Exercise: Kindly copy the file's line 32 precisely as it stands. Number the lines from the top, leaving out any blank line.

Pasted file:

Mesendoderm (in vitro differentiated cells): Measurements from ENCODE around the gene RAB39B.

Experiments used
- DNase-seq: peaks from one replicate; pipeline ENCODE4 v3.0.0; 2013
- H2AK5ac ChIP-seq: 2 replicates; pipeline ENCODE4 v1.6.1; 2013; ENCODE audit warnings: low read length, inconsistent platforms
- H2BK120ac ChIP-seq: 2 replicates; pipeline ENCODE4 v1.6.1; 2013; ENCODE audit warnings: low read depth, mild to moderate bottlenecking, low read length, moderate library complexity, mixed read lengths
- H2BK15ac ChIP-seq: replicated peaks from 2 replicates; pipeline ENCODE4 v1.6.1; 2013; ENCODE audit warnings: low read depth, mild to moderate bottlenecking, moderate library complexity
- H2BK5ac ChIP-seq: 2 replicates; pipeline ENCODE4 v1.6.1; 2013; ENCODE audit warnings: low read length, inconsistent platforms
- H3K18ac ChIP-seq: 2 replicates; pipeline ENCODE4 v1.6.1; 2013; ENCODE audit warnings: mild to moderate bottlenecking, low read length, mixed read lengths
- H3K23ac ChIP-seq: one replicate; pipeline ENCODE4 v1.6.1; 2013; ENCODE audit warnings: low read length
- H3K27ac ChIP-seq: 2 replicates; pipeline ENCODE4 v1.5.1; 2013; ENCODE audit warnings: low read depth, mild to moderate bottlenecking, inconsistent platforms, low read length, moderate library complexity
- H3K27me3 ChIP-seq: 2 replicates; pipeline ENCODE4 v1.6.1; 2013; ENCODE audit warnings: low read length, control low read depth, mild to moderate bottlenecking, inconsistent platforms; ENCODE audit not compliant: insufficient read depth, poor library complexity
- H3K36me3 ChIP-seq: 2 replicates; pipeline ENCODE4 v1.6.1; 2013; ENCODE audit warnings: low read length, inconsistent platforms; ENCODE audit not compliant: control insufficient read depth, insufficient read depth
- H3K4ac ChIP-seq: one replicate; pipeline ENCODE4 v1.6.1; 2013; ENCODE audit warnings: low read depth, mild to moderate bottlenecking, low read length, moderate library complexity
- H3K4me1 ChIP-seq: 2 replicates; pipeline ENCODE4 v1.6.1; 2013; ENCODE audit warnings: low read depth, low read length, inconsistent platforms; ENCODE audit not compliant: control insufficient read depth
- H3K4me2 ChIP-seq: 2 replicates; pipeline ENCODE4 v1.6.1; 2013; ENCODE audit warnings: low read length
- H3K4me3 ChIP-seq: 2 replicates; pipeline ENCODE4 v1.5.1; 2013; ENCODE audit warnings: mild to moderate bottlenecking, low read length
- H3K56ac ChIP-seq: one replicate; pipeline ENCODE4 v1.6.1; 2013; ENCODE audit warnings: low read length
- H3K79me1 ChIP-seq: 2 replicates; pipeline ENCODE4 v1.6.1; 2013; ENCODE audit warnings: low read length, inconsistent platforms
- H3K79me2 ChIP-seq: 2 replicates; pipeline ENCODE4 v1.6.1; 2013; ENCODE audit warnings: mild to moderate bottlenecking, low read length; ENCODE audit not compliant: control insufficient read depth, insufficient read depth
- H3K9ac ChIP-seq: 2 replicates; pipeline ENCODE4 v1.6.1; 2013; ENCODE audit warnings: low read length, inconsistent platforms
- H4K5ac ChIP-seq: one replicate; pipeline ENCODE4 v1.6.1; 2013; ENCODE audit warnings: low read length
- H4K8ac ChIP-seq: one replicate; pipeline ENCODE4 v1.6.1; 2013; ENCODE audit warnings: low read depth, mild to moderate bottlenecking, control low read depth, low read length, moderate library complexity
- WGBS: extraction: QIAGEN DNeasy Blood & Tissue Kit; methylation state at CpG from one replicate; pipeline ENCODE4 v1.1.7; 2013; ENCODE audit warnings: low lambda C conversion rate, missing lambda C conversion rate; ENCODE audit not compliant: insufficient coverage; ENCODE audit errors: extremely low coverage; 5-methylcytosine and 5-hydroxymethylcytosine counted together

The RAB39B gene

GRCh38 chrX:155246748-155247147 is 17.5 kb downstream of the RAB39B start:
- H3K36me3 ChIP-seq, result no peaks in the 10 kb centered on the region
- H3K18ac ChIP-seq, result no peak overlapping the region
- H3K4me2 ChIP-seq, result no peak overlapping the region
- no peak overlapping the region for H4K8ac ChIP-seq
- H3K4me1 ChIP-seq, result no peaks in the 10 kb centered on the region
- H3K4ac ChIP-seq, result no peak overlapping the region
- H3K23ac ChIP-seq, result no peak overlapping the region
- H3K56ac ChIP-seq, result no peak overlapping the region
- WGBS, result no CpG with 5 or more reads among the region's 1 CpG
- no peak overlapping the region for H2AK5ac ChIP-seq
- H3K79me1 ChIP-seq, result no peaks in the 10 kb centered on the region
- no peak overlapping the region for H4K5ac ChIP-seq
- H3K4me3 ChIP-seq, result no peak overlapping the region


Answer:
- H3K23ac ChIP-seq, result no peak overlapping the region